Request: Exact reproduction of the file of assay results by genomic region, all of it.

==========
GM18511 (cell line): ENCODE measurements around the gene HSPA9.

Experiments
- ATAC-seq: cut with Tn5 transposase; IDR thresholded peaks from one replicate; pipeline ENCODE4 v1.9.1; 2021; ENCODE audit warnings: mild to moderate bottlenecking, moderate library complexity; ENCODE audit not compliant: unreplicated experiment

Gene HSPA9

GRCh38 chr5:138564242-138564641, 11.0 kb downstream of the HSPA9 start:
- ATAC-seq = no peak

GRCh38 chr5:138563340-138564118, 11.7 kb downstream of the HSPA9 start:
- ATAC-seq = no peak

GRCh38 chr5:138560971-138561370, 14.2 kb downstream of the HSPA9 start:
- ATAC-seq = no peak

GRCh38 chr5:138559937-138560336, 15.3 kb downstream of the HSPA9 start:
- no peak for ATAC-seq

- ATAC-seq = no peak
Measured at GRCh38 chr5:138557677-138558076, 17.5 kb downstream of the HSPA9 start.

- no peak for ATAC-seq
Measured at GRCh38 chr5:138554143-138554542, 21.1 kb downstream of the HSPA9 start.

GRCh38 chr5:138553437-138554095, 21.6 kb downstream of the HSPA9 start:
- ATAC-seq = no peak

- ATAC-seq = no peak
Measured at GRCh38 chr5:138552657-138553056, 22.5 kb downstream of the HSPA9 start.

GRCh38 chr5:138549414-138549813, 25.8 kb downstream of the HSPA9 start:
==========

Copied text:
GM18511 (cell line): ENCODE measurements around the gene HSPA9.

Experiments
- ATAC-seq: cut with Tn5 transposase; IDR thresholded peaks from one replicate; pipeline ENCODE4 v1.9.1; 2021; ENCODE audit warnings: mild to moderate bottlenecking, moderate library complexity; ENCODE audit not compliant: unreplicated experiment

Gene HSPA9

GRCh38 chr5:138564242-138564641, 11.0 kb downstream of the HSPA9 start:
- ATAC-seq = no peak

GRCh38 chr5:138563340-138564118, 11.7 kb downstream of the HSPA9 start:
- ATAC-seq = no peak

GRCh38 chr5:138560971-138561370, 14.2 kb downstream of the HSPA9 start:
- ATAC-seq = no peak

GRCh38 chr5:138559937-138560336, 15.3 kb downstream of the HSPA9 start:
- no peak for ATAC-seq

- ATAC-seq = no peak
Measured at GRCh38 chr5:138557677-138558076, 17.5 kb downstream of the HSPA9 start.

- no peak for ATAC-seq
Measured at GRCh38 chr5:138554143-138554542, 21.1 kb downstream of the HSPA9 start.

GRCh38 chr5:138553437-138554095, 21.6 kb downstream of the HSPA9 start:
- ATAC-seq = no peak

- ATAC-seq = no peak
Measured at GRCh38 chr5:138552657-138553056, 22.5 kb downstream of the HSPA9 start.

GRCh38 chr5:138549414-138549813, 25.8 kb downstream of the HSPA9 start: